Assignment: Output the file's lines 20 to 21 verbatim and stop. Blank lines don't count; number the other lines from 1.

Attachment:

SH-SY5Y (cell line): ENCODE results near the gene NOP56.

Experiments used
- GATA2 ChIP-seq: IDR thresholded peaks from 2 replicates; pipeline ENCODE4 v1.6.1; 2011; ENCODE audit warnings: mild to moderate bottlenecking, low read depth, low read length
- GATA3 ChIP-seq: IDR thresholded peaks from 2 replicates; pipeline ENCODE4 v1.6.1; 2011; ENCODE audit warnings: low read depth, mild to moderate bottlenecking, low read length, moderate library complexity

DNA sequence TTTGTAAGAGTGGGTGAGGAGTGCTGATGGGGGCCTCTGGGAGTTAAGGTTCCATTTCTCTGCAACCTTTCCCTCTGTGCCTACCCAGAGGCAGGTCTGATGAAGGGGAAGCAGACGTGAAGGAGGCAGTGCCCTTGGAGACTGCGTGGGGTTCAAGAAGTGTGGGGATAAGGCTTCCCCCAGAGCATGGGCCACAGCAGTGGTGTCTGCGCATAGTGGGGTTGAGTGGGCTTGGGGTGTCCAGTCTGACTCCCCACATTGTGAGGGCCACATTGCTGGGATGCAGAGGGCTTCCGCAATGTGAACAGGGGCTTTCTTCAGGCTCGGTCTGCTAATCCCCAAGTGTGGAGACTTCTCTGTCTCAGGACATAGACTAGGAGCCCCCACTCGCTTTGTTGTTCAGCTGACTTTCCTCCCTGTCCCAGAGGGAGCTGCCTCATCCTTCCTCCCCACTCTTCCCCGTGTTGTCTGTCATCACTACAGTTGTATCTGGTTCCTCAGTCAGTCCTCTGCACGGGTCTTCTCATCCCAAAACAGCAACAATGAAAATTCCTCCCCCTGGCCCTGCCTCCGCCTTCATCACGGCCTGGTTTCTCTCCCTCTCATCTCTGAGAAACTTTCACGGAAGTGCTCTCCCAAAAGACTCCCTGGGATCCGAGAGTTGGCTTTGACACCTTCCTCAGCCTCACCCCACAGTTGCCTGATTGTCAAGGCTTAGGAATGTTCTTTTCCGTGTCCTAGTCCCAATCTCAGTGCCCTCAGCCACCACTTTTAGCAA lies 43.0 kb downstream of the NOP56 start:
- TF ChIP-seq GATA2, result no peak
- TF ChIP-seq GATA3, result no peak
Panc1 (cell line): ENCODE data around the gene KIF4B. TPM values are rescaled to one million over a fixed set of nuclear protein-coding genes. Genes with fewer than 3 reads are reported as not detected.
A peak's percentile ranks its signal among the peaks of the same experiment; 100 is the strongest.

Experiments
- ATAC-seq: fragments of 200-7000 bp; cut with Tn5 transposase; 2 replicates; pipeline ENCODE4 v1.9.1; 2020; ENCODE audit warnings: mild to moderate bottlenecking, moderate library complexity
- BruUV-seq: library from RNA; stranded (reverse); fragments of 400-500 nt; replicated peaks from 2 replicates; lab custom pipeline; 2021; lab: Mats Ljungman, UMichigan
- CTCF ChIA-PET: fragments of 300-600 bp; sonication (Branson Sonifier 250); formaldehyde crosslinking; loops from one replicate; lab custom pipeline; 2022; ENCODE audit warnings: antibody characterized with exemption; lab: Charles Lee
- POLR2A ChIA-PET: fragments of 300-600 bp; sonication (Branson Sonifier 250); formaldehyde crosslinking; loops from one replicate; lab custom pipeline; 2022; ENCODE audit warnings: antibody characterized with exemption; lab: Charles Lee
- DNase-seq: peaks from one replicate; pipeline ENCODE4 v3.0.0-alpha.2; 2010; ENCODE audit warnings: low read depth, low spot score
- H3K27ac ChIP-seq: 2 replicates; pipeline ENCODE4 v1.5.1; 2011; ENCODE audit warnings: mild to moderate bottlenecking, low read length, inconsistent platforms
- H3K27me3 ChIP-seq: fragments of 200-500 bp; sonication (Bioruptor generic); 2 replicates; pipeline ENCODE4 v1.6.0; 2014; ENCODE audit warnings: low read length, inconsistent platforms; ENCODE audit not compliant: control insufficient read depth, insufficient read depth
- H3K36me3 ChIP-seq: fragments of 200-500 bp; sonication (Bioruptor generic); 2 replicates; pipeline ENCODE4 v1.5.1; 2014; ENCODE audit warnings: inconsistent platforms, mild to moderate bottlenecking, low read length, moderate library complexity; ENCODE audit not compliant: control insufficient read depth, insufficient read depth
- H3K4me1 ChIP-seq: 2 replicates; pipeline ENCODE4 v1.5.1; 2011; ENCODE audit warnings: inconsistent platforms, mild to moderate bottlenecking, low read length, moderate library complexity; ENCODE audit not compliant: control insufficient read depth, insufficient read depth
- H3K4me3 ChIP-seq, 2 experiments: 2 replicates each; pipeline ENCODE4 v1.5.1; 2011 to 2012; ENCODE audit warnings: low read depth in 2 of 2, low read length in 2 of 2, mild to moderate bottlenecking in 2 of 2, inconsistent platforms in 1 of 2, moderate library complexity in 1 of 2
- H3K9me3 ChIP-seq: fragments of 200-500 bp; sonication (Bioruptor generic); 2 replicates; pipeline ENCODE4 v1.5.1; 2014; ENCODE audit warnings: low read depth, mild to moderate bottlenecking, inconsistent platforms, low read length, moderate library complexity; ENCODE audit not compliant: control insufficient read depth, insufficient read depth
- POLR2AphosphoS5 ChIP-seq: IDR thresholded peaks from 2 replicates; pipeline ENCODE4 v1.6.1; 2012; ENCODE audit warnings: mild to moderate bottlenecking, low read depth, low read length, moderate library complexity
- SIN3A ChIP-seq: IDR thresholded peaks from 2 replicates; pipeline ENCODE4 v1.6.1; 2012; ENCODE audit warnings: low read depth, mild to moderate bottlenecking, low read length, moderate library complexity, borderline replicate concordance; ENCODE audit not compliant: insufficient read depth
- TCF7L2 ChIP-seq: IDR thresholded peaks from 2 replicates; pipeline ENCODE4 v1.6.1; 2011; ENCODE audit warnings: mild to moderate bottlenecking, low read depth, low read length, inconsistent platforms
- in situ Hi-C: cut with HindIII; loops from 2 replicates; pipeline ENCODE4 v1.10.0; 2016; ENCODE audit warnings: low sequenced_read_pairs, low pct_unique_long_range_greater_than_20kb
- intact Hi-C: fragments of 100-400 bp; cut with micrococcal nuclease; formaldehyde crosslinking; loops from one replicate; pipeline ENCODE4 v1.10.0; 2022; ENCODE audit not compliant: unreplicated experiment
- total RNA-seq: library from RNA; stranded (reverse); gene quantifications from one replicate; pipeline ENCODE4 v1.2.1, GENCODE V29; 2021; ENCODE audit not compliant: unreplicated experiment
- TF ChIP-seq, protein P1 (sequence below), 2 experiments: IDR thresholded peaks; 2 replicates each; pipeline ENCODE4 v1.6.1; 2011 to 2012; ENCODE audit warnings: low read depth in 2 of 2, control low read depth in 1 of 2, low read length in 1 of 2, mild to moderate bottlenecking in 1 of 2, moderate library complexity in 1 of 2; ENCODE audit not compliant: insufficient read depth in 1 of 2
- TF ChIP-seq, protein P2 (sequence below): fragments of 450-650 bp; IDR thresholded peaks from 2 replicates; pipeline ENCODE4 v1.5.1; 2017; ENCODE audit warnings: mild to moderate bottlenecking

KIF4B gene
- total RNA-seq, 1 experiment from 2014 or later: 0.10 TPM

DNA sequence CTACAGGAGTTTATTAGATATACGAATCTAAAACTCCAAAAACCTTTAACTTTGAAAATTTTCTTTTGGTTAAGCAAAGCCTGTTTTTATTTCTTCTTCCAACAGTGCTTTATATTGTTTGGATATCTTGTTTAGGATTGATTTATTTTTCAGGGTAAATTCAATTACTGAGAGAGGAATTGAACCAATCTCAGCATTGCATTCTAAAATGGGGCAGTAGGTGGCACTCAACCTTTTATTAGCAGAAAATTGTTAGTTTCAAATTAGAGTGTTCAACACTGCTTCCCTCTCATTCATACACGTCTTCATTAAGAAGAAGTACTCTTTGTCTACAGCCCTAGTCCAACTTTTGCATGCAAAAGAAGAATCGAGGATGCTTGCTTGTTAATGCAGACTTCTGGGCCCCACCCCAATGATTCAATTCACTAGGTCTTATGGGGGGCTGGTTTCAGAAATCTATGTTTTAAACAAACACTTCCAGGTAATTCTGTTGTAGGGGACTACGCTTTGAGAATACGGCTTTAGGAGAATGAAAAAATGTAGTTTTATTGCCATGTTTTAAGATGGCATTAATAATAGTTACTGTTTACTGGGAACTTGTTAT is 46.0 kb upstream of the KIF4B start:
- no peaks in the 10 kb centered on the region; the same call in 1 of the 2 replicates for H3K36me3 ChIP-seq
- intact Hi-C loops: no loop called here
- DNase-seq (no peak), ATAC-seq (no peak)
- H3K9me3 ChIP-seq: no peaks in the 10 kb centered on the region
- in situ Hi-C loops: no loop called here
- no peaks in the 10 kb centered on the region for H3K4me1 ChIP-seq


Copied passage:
- H3K4me3 ChIP-seq, 2 experiments: 2 replicates each; pipeline ENCODE4 v1.5.1; 2011 to 2012; ENCODE audit warnings: low read depth in 2 of 2, low read length in 2 of 2, mild to moderate bottlenecking in 2 of 2, inconsistent platforms in 1 of 2, moderate library complexity in 1 of 2
- H3K9me3 ChIP-seq: fragments of 200-500 bp; sonication (Bioruptor generic); 2 replicates; pipeline ENCODE4 v1.5.1; 2014; ENCODE audit warnings: low read depth, mild to moderate bottlenecking, inconsistent platforms, low read length, moderate library complexity; ENCODE audit not compliant: control insufficient read depth, insufficient read depth